Updated:

@Crumbly Writer

CW. One of the things I was worried about was the multiple chapters in one file issue. Since I had submitted two chapters in a single file,I wasn't sure if I had to do so again to update. I slould have known that Lazeez would have a handle on that.

Since this is my first story, I really want to make a good impression. I probably shouldn't have written something so long as a first story, but this is what my 'dream editor' set me up for. It's okay though, I am really enjoying getting to know my own characters.

Capt. Zapp
Updated:

@Ernest Bywater

Probably a stupid question, but where is the webmaster link?

Edit: never mind, I found it.

Replies:   Dominions Son
Dominions Son

@Capt. Zapp

CW. One of the things I was worried about was the multiple chapters in one file issue. Since I had submitted two chapters in a single file,I wasn't sure if I had to do so again to update. I slould have known that Lazeez would have a handle on that.


I have resubmitted up to 5 chapters in one file that were all submitted individually.

Dominions Son

@Capt. Zapp

Probably a stupid question, but where is the webmaster link?


Second link from the right at the very top of the home page.

In the upper right corner there is a series of links, a mobile phone icon for the mobile version of the site followed by: My Account, Sign Out, Webmaster, Help

Crumbly Writer

@Capt. Zapp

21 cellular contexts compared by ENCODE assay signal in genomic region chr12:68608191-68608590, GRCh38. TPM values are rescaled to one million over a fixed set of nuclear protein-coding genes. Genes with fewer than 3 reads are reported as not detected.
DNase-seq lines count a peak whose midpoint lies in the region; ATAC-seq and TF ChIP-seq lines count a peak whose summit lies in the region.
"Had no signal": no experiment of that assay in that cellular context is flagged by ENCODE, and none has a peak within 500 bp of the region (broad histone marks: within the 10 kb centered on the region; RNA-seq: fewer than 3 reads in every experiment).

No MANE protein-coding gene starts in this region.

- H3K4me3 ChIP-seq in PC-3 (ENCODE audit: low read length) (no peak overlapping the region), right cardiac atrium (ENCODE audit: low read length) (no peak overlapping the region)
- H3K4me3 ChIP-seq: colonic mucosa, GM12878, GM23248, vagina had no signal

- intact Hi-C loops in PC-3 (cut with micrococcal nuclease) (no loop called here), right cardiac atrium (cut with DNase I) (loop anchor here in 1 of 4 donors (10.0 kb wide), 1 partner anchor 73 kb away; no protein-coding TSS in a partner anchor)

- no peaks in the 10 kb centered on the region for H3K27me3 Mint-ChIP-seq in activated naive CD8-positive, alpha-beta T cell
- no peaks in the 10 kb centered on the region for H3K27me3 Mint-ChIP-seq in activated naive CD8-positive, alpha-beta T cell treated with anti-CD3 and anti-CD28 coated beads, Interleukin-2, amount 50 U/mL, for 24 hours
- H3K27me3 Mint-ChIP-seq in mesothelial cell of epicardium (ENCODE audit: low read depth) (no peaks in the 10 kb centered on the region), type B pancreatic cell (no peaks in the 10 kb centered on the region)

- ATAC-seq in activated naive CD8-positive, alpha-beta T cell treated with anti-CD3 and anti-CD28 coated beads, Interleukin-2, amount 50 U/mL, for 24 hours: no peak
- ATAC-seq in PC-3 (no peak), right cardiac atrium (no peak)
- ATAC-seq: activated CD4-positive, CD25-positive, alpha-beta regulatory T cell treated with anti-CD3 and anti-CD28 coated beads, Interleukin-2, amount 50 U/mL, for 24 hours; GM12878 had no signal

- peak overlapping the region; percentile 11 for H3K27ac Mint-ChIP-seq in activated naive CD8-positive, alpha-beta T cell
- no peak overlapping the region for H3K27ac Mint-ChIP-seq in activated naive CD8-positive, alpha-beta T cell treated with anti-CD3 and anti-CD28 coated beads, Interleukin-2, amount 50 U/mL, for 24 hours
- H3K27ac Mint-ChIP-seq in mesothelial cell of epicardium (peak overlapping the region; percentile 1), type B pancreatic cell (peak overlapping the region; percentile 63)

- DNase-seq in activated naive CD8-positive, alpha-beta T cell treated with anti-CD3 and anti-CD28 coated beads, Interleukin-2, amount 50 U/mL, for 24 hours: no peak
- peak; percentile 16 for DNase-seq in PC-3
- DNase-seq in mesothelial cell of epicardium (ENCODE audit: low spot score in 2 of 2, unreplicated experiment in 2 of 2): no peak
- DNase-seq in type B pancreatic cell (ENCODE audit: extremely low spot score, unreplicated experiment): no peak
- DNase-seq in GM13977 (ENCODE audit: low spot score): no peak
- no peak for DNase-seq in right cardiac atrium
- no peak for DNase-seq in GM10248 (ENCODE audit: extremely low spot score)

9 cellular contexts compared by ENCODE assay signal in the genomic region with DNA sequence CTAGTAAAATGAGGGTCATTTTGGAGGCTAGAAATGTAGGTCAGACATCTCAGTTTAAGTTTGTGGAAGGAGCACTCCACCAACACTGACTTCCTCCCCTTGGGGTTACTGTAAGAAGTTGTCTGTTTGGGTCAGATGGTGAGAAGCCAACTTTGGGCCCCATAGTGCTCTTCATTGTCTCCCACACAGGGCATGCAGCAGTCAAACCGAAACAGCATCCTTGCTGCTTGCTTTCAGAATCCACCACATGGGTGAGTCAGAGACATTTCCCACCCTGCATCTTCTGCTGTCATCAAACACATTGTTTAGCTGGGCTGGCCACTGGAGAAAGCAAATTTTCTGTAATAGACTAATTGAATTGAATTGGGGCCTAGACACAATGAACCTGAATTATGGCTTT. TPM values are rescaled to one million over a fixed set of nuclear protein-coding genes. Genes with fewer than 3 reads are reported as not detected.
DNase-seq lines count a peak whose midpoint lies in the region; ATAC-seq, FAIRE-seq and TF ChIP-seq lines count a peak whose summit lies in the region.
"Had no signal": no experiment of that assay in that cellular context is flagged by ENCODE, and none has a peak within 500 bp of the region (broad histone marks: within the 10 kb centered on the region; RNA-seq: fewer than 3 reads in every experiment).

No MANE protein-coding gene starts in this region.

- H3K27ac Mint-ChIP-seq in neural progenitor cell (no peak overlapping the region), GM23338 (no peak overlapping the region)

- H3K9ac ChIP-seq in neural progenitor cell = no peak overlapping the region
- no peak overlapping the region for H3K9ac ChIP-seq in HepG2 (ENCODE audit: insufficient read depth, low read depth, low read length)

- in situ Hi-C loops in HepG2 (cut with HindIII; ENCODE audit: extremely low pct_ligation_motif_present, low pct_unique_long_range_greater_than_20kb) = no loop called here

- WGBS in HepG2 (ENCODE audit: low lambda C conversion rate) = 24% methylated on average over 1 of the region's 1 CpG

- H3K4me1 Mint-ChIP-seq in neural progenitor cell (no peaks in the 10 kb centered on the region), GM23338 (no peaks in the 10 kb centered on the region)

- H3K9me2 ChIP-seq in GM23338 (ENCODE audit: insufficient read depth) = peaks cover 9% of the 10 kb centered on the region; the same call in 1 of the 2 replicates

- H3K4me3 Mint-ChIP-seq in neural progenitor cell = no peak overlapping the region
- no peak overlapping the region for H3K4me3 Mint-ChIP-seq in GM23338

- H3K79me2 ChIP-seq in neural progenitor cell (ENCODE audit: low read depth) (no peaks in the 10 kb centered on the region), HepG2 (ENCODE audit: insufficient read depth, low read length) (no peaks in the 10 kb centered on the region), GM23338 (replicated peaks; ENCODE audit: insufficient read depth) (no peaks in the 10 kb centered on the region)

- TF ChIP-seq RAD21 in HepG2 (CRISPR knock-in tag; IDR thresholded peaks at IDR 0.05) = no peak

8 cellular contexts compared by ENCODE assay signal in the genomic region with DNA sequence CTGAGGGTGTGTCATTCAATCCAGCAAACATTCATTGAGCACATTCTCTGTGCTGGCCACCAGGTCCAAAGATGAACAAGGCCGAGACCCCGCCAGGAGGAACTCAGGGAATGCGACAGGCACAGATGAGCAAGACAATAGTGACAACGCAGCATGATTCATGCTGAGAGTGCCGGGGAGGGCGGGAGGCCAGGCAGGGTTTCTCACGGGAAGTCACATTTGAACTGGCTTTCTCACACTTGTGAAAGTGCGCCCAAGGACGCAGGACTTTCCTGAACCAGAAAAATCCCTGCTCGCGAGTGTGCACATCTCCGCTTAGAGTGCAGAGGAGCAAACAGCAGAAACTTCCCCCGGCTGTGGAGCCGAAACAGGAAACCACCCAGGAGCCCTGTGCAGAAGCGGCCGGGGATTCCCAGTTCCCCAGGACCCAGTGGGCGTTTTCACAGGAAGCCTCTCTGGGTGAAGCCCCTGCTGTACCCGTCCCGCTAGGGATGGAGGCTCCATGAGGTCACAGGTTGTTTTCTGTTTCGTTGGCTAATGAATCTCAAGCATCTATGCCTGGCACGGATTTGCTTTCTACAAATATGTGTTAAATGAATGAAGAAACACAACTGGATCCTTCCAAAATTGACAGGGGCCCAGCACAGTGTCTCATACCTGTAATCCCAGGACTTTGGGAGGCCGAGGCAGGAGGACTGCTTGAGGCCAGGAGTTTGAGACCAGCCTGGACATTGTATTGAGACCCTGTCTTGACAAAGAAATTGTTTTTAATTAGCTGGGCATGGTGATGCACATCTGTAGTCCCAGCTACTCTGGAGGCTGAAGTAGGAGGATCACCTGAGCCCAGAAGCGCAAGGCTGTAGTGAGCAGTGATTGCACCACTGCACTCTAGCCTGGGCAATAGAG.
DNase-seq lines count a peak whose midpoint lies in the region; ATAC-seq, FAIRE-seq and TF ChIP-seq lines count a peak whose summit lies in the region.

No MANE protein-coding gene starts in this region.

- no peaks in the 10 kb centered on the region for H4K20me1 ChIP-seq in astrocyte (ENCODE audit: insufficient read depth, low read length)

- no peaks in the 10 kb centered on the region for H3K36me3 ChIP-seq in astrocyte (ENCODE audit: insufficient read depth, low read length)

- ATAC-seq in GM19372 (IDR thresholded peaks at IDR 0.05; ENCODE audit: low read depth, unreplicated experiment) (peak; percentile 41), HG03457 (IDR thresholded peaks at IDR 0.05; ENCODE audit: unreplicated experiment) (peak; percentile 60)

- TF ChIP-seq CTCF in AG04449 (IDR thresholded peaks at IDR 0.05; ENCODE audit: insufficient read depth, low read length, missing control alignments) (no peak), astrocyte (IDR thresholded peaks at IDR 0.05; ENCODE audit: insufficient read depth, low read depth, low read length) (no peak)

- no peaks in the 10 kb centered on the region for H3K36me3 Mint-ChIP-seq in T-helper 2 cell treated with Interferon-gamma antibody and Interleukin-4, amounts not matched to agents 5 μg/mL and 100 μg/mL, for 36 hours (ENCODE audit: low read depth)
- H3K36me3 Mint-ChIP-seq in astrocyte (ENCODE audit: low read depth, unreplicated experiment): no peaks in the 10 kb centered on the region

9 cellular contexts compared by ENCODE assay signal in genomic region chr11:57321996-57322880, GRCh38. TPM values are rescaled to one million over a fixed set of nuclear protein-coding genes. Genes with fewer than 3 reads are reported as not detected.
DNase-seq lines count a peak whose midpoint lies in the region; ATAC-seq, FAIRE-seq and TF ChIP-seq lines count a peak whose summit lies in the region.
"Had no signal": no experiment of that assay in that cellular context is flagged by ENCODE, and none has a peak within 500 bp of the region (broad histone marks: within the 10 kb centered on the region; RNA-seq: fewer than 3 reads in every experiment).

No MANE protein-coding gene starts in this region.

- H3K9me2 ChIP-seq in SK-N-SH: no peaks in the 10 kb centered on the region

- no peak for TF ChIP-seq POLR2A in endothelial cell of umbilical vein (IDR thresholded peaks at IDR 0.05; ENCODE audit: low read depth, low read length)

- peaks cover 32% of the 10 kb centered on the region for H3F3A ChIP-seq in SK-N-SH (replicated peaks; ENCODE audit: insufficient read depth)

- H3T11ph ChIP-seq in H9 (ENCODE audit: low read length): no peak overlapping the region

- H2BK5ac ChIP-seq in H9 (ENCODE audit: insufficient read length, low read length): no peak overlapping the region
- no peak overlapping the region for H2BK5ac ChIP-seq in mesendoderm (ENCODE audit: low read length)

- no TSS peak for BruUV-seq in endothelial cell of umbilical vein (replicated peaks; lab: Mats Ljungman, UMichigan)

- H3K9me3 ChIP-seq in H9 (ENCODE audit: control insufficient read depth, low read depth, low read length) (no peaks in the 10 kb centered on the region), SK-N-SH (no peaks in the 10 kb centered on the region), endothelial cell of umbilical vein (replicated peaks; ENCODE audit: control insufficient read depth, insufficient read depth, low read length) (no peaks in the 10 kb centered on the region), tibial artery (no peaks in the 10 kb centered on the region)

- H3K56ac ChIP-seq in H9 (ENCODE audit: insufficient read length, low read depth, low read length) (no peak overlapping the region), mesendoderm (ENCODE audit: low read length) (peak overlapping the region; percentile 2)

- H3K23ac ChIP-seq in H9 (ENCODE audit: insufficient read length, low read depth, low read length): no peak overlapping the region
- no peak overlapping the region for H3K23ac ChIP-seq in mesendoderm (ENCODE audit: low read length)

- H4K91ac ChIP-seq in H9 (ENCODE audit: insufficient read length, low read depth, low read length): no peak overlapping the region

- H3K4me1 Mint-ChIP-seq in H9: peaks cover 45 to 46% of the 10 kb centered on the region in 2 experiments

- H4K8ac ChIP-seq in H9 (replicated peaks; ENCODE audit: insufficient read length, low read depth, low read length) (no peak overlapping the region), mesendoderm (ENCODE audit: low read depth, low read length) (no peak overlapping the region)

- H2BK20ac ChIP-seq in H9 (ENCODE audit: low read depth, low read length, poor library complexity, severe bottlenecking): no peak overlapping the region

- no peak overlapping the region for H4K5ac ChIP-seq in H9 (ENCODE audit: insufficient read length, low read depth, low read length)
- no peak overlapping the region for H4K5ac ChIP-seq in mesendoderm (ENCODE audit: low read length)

I probably shouldn't have written something so long as a first story, but this is what my 'dream editor' set me up for.

Capt., it's not unusual. Many first time authors take on the serial format, trying to write stories of 50 to 80 chapters. It's the favorite story type on the site (aside from porn). If you're worried, though, you may want to consider breaking your story up into multiple books.

richardshagrin

I think a lot of readers, like me, prefer stories around or over 100k. It has to do with how many stories we can read a day. I may read faster than average, but when I read 16 short stories a day, I have what is left of the 24 hours without SOL stories.

It may demonstrate reader preferences that reader scores are often higher on longer stories than shorter ones. Of course if the goal is more downloads, perhaps the golden prize is for medium length stories. It may be nice that the score for the million word marathon is high, but if only a few dozen read it all the way through, it may not be an optimum length. In short, write stories as long as they need to be. If you are satisfied with it, that is all that matters. Well Management has to approve posting it, but certain age limits aside they are very forgiving.

Replies:   Crumbly Writer
Crumbly Writer

@richardshagrin

I think a lot of readers, like me, prefer stories around or over 100k. It has to do with how many stories we can read a day.

Richard, like a lot of us, I've considered this for a while. However, I think it (preferring longer stories) has more to do with reading stories a chapter at a time.